The Trump WHD Final Rule would allow employers to pay a $2.13 per hour minimum wage for tipped employees regardless of the amount of time those tipped employees spent on non-tip generating duties if their tips nonetheless added up to the federal minimum hourly wage of $7.25. Note: The prior 2011 Rule the Trump Administration seeks to amend through its pending Final Rule had required that tipped employees could spend only at most 20% of their workday on non-tip generating duties for the $2.13 per hour minimum wage rate to apply. This was the so-called “80/20 rule.” The Trump WHD Final Rule also seeks to install a new permission allowing tip pools to be shared with non-tipped kitchen staff like dish washers and cooks and a prohibition first contained in the 2018 CAA that prohibited management employees from participating in tip-pooling arrangements.
Even before the Biden Administration’s actions this week, eight states and the District of Columbia brought suit in January 2021 seeking to reverse the Trump WHD Final Rule. This Complaint centered its attack primarily on the proposed demise of the 80/20 rule. The Complainants challenged its withdrawal as “arbitrary and capricious” and not otherwise in accordance with law in violation of the Administrative Procedure Act.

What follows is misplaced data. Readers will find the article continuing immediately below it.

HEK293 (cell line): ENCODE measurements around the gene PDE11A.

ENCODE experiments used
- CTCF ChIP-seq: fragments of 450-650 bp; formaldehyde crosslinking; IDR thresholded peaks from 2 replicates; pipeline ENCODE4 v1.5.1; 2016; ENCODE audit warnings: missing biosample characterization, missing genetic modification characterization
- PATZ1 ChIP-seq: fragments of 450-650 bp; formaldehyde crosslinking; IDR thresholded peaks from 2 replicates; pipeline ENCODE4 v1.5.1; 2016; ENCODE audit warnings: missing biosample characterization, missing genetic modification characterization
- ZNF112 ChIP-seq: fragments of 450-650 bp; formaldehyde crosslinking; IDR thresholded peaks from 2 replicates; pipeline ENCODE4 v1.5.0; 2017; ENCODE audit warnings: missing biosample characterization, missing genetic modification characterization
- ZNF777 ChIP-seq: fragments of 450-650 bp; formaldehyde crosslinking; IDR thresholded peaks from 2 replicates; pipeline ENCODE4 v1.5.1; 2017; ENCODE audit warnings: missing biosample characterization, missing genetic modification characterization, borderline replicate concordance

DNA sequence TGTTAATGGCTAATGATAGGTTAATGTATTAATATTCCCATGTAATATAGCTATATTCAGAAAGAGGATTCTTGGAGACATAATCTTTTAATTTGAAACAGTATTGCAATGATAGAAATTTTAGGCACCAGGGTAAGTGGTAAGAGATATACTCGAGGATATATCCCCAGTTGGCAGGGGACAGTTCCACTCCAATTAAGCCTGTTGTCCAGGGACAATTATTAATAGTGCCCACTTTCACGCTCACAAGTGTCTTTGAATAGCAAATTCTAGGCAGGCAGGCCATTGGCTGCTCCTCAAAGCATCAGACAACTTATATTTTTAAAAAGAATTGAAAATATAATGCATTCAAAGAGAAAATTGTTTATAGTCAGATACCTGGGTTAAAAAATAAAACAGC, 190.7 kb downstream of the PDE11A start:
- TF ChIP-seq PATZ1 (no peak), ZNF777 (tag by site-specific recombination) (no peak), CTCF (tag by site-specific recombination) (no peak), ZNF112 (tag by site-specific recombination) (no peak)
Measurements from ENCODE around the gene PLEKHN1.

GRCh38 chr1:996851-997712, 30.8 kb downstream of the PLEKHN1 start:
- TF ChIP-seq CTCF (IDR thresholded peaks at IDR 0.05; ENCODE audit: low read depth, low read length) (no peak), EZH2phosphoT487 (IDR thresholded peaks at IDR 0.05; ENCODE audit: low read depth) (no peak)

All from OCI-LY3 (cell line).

The Biden Administration’s proposal could obviate the pending litigation by either seeking to withdraw the pending Trump Final Rule, or by proposing a new Rule different from the Trump WHD Final Rule. Employers should keep an eye on both the proposed Rule that the Biden Administration eventually publishes, as well as whether private companies seek to intervene in the pending lawsuit in defense of the Trump WHD Final Rule.
Wednesday, March 17, 2021: DE Holds its Second Masterclass Disability Roundtable Educational Forum and Discusses TBI and PTSD!
DirectEmployers (DE) held its second monthly Masterclass Disability Roundtable focusing on understanding and accommodating Tramatic Brain Injury and Post-Tramatic Stress Disorder with another group of distinguished panelists. DE will hold these educational forums as part of our year-long series of monthly, interactive webinars. These are practical and unscripted spontaneous discussions with experts in their fields to allow our participants the opportunity to understand and accommodate numerous physical and mental impairments that we will discuss throughout the year.